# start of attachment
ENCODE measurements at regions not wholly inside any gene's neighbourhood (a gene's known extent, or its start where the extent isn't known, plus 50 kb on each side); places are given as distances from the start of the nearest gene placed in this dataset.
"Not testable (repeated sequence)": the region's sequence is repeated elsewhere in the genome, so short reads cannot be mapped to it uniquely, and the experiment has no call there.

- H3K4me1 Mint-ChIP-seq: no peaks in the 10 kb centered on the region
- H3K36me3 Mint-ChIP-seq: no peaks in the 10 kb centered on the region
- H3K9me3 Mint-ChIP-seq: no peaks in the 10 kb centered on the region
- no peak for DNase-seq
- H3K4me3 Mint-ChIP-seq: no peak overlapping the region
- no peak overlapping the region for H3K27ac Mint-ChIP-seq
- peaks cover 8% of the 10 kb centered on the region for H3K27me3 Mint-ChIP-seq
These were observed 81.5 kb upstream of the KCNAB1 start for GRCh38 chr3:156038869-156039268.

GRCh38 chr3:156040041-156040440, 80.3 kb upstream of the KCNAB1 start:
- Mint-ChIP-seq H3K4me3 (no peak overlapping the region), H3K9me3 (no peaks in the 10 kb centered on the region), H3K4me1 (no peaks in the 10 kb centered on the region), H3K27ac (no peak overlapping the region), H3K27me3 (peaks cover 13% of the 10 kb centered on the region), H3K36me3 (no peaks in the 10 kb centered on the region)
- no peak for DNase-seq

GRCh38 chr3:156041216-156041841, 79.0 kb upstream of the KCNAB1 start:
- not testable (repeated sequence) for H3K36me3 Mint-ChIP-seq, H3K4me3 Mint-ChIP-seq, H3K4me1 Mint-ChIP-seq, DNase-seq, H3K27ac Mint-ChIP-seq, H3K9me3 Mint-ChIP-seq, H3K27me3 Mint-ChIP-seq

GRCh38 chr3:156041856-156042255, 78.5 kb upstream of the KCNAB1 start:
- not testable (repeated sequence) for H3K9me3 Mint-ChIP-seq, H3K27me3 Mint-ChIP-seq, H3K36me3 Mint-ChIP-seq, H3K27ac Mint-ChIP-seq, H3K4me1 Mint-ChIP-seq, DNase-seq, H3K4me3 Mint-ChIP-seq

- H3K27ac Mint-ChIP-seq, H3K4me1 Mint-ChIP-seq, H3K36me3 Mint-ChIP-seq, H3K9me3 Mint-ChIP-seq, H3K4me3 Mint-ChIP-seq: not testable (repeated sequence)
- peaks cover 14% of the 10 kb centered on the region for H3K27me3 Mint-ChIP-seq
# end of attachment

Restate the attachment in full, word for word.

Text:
ENCODE measurements at regions not wholly inside any gene's neighbourhood (a gene's known extent, or its start where the extent isn't known, plus 50 kb on each side); places are given as distances from the start of the nearest gene placed in this dataset.
"Not testable (repeated sequence)": the region's sequence is repeated elsewhere in the genome, so short reads cannot be mapped to it uniquely, and the experiment has no call there.

- H3K4me1 Mint-ChIP-seq: no peaks in the 10 kb centered on the region
- H3K36me3 Mint-ChIP-seq: no peaks in the 10 kb centered on the region
- H3K9me3 Mint-ChIP-seq: no peaks in the 10 kb centered on the region
- no peak for DNase-seq
- H3K4me3 Mint-ChIP-seq: no peak overlapping the region
- no peak overlapping the region for H3K27ac Mint-ChIP-seq
- peaks cover 8% of the 10 kb centered on the region for H3K27me3 Mint-ChIP-seq
These were observed 81.5 kb upstream of the KCNAB1 start for GRCh38 chr3:156038869-156039268.

GRCh38 chr3:156040041-156040440, 80.3 kb upstream of the KCNAB1 start:
- Mint-ChIP-seq H3K4me3 (no peak overlapping the region), H3K9me3 (no peaks in the 10 kb centered on the region), H3K4me1 (no peaks in the 10 kb centered on the region), H3K27ac (no peak overlapping the region), H3K27me3 (peaks cover 13% of the 10 kb centered on the region), H3K36me3 (no peaks in the 10 kb centered on the region)
- no peak for DNase-seq

GRCh38 chr3:156041216-156041841, 79.0 kb upstream of the KCNAB1 start:
- not testable (repeated sequence) for H3K36me3 Mint-ChIP-seq, H3K4me3 Mint-ChIP-seq, H3K4me1 Mint-ChIP-seq, DNase-seq, H3K27ac Mint-ChIP-seq, H3K9me3 Mint-ChIP-seq, H3K27me3 Mint-ChIP-seq

GRCh38 chr3:156041856-156042255, 78.5 kb upstream of the KCNAB1 start:
- not testable (repeated sequence) for H3K9me3 Mint-ChIP-seq, H3K27me3 Mint-ChIP-seq, H3K36me3 Mint-ChIP-seq, H3K27ac Mint-ChIP-seq, H3K4me1 Mint-ChIP-seq, DNase-seq, H3K4me3 Mint-ChIP-seq

- H3K27ac Mint-ChIP-seq, H3K4me1 Mint-ChIP-seq, H3K36me3 Mint-ChIP-seq, H3K9me3 Mint-ChIP-seq, H3K4me3 Mint-ChIP-seq: not testable (repeated sequence)
- peaks cover 14% of the 10 kb centered on the region for H3K27me3 Mint-ChIP-seq